In Rajasthan, the largest of India’s states, there’s only one person to call if you’ve got a problem with a man-eating tiger or diseased-ravaged birds: Chief Wildlife Warden Arindam Tomar.
Tomar has been in post for Rajasthan’s Forest Department since January 2019. In that time he’s become an assured, humble figure, as willing to lead big cat conservation projects as request support when faced by particularly complex environmental challenges.
But it’s his contribution to the fight to save the Great Indian Bustard (GIB)—a large, ostrich-like creature once in the running to be India’s national bird—that will prove to be the most memorable.
There are now only an estimated 150 of the “critically endangered” bustards left. According to India Today, GIBs have “poor frontal vision” and frequently crash into power lines stretched across their flight paths. There’s also been a long-term failure to tackle threats from energy infrastructure (solar parks on grassland), hunting by both humans and natural predators (dogs and pigs are partial to GIB eggs) and agriculture (indiscriminate use of pesticides and insecticides).
On top of this, GIBs lay just one egg every year—only then if there’s been a good enough monsoon—which are given an average success rate of less than 70 percent.
Arindam Tomar and GIB protection
After taking up his Forest Department post in 2019, Tomar set about leading the GIB protection project—in part backed by a 33 crore ($330 million) government fund.
The plan was to track animals ready to breed, take their eggs and hatch the chicks in captivity, where the animals would be safe until threats to their survival in the wild were mitigated.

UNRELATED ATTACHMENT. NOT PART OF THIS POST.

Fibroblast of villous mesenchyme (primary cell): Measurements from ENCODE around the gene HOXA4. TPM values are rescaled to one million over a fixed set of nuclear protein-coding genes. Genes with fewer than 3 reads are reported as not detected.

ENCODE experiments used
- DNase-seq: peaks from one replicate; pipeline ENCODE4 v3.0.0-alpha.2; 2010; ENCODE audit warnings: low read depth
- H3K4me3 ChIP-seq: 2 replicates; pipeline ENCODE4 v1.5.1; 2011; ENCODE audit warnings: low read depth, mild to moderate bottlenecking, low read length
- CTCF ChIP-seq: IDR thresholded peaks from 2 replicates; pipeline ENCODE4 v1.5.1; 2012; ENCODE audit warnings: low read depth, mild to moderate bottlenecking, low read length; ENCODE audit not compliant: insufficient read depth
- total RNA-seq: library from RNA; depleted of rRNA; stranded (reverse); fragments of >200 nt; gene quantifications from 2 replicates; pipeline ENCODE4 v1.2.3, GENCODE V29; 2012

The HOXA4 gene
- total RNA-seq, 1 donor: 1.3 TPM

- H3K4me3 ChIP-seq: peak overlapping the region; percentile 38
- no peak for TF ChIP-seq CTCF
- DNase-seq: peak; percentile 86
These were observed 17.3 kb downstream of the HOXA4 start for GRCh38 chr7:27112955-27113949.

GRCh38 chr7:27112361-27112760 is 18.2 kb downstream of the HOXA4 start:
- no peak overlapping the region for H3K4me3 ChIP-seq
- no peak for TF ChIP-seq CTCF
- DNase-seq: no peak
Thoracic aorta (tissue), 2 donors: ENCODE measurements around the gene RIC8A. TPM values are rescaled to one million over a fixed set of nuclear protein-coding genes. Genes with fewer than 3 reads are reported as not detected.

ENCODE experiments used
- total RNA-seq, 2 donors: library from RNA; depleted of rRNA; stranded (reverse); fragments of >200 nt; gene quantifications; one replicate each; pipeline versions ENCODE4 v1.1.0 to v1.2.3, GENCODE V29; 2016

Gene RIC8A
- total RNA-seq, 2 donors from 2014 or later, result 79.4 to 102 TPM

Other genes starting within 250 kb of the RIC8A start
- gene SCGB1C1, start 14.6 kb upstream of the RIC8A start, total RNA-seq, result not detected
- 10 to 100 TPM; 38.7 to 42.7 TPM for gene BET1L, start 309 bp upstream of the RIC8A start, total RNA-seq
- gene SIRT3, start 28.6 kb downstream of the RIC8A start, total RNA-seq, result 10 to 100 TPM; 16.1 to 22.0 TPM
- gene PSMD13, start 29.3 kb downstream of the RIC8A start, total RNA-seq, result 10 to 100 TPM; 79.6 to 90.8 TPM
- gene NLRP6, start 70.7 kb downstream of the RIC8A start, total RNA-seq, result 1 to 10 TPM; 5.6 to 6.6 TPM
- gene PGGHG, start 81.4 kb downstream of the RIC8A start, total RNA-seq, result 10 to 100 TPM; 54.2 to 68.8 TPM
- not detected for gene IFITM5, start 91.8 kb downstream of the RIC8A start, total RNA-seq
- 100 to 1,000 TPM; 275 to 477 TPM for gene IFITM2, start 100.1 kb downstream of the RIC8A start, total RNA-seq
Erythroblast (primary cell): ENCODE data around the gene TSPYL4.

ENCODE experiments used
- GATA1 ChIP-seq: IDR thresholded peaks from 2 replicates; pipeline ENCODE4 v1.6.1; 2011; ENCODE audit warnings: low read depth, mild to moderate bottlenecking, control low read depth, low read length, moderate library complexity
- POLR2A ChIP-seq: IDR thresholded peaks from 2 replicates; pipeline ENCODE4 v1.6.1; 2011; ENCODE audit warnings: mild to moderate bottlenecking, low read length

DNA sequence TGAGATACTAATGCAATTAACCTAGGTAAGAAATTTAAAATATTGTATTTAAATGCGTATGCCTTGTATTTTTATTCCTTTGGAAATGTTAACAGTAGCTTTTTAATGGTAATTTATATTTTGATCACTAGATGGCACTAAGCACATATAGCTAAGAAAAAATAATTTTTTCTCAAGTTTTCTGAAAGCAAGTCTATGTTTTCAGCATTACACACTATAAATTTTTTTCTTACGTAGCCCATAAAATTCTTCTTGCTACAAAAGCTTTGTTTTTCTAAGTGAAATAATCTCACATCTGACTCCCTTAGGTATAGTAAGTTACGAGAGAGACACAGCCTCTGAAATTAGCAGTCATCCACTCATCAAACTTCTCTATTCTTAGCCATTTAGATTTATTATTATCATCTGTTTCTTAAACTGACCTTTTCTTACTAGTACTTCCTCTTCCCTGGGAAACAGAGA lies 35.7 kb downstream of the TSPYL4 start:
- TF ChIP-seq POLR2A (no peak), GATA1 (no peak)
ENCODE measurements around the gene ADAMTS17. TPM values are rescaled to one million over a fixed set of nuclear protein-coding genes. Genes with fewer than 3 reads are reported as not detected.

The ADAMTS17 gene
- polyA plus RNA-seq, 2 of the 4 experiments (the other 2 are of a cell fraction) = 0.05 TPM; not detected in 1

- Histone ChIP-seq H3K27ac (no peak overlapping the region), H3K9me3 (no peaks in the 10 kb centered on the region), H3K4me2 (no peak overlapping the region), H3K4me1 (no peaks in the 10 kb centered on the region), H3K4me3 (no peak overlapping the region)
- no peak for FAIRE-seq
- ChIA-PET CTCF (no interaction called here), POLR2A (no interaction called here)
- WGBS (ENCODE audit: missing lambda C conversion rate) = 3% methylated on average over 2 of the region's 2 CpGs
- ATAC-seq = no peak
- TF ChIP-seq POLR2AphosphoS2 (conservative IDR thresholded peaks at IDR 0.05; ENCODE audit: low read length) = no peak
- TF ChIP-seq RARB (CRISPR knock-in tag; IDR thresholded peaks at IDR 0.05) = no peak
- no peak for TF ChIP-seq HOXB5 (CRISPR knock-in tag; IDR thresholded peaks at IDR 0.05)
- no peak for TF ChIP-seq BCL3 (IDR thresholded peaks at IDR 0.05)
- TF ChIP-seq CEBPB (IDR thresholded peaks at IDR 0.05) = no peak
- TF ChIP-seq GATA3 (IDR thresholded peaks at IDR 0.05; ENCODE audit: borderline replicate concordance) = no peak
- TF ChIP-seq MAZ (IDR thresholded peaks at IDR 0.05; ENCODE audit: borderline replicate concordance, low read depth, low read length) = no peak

It’s been a delightful success. In summer 2019, numerous eggs were collected from the Desert National Park. To date, nine of these have hatched—seven females, one male, and one as-yet unknown gender.
Work is ongoing to ensure that the GIB chicks grow to be strong. The females take around three years before they’re able to reproduce.
“Very little is known about their food habitat,” Tomar admitted to the Indian Express. “With inputs provided by our counterparts in Gujarat, scientists have identified bird feed that is rich in proteins and calcium.”
There are always concerns about the survival rates of animals reared in captivity, without the need to search for their own food or avoid predators. Tomar is alive to this concern, noting a priority to safeguard the natural areas in which the bustards live before any of the new chicks are reintroduced into the wild.
“Once these birds mature and can produce offspring, there must be enough habitats to support their growth. Readying the necessary habitat will be key in the coming months and years,” Tomar added to Indian Express.